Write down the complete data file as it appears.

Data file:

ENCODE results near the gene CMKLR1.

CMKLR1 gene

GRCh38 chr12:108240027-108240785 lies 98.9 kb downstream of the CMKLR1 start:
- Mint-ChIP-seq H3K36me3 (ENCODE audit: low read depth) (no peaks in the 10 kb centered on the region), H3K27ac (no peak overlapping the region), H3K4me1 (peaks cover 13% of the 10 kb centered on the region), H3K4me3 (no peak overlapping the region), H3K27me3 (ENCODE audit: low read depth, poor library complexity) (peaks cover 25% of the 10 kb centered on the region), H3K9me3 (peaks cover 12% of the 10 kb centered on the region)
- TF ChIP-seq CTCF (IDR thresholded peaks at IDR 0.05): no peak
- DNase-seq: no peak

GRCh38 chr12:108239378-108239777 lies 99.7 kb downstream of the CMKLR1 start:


ENCODE results near the gene CMKLR1.

CMKLR1 gene

GRCh38 chr12:108240027-108240785 lies 98.9 kb downstream of the CMKLR1 start:
- Mint-ChIP-seq H3K36me3 (ENCODE audit: low read depth) (no peaks in the 10 kb centered on the region), H3K27ac (no peak overlapping the region), H3K4me1 (peaks cover 13% of the 10 kb centered on the region), H3K4me3 (no peak overlapping the region), H3K27me3 (ENCODE audit: low read depth, poor library complexity) (peaks cover 25% of the 10 kb centered on the region), H3K9me3 (peaks cover 12% of the 10 kb centered on the region)
- TF ChIP-seq CTCF (IDR thresholded peaks at IDR 0.05): no peak
- DNase-seq: no peak

GRCh38 chr12:108239378-108239777 lies 99.7 kb downstream of the CMKLR1 start: